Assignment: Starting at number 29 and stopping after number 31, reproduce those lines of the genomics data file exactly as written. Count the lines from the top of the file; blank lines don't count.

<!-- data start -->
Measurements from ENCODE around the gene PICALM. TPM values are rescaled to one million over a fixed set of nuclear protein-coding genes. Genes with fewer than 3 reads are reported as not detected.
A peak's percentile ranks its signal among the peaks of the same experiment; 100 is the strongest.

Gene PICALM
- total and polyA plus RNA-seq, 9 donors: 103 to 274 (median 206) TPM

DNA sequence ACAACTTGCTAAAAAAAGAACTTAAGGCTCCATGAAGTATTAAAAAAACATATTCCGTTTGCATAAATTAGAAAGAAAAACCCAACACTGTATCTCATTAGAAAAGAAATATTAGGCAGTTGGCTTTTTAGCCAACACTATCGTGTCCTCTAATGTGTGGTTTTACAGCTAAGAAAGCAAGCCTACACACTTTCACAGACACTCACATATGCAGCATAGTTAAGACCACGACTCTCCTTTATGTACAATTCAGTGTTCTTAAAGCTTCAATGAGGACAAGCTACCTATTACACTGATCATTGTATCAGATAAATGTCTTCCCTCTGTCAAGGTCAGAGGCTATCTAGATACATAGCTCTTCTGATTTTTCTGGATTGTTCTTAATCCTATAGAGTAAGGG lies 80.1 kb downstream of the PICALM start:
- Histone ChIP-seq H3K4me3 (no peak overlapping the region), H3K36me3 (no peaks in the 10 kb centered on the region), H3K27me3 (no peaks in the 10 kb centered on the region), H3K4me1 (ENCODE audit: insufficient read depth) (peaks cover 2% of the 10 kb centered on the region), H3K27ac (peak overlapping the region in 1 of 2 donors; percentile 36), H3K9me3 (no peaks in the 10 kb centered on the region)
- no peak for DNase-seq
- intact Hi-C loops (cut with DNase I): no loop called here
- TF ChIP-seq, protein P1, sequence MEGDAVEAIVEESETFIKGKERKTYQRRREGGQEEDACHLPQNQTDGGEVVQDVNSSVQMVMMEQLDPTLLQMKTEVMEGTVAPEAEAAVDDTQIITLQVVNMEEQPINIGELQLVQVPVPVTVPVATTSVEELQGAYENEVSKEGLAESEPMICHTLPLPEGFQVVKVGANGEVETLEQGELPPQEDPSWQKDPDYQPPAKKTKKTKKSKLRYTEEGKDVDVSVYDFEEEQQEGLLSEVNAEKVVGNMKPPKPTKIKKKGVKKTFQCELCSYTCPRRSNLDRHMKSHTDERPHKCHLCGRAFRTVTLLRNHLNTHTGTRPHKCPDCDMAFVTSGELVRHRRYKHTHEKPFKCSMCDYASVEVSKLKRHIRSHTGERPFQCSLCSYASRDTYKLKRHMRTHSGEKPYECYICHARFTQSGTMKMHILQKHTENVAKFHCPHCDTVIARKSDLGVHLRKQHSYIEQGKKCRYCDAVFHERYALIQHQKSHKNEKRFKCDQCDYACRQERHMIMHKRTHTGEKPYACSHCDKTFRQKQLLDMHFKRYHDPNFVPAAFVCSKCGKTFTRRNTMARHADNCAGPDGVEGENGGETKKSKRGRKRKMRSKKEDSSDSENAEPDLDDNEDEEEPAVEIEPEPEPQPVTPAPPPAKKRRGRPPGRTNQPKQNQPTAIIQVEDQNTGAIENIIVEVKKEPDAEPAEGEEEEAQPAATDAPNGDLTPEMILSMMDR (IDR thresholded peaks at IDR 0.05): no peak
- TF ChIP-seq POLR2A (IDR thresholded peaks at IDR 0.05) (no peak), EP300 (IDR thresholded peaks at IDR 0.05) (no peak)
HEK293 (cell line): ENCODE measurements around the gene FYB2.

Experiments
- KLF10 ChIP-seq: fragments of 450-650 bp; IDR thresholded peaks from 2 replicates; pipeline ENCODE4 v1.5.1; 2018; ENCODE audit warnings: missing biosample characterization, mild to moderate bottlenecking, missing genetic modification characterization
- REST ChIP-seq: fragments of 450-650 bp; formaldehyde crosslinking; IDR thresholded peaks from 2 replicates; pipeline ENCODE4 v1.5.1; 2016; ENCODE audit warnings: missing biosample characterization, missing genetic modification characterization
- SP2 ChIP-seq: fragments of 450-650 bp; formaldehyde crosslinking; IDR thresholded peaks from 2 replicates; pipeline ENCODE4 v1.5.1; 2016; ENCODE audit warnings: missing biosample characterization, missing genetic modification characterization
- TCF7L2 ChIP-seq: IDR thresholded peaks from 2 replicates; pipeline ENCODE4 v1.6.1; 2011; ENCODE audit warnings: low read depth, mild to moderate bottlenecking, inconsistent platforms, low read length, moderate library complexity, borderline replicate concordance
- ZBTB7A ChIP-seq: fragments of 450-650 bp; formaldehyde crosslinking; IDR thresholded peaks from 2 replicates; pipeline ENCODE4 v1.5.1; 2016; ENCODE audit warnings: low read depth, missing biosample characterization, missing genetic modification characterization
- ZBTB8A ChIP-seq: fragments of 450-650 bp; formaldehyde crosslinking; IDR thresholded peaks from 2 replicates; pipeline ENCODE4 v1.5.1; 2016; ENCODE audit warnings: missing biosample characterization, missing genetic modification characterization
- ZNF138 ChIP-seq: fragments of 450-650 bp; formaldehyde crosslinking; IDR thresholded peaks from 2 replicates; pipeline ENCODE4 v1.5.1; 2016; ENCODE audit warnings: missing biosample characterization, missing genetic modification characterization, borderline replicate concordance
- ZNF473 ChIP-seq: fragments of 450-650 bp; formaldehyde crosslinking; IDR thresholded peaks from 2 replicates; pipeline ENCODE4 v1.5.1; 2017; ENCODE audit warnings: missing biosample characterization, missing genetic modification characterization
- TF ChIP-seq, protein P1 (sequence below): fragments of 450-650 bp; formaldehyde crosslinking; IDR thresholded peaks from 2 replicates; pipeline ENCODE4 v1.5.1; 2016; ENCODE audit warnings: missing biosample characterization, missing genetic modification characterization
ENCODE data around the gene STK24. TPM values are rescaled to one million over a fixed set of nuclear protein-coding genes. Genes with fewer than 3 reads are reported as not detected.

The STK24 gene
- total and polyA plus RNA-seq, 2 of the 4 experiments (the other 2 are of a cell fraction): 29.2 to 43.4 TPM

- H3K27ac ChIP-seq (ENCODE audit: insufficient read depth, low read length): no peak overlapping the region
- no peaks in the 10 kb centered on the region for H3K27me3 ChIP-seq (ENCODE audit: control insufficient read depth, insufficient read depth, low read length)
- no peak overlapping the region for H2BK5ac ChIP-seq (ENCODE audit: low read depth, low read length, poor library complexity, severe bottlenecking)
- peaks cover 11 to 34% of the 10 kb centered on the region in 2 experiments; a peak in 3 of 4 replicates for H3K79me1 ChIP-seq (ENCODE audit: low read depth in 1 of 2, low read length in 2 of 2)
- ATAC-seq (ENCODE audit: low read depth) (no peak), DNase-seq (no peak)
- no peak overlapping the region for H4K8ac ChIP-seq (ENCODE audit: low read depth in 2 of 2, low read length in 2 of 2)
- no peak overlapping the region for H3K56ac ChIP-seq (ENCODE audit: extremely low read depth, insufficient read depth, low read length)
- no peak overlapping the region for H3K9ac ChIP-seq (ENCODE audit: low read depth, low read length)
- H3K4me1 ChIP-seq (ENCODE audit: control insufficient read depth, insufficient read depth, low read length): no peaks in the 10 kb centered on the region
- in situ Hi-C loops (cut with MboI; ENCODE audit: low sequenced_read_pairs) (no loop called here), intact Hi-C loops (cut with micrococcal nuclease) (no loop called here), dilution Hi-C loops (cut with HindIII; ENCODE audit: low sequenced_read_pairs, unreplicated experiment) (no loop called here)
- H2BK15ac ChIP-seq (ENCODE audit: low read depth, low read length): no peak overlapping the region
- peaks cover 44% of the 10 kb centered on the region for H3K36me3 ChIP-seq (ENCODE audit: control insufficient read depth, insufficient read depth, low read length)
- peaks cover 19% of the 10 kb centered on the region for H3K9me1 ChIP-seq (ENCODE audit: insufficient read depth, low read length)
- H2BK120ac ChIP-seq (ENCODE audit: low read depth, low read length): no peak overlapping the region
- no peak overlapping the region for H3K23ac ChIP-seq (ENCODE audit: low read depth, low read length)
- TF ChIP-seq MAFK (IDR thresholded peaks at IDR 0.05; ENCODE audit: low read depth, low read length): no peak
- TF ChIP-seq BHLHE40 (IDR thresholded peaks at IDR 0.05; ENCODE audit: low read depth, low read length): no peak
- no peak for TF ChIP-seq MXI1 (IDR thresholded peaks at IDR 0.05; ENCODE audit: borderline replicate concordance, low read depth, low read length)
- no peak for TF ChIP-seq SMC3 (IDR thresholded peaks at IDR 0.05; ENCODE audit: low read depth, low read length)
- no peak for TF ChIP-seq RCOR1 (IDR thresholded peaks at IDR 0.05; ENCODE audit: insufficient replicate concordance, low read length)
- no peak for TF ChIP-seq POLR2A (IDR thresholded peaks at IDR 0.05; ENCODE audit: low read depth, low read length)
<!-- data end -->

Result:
- ATAC-seq (ENCODE audit: low read depth) (no peak), DNase-seq (no peak)
- no peak overlapping the region for H4K8ac ChIP-seq (ENCODE audit: low read depth in 2 of 2, low read length in 2 of 2)
- no peak overlapping the region for H3K56ac ChIP-seq (ENCODE audit: extremely low read depth, insufficient read depth, low read length)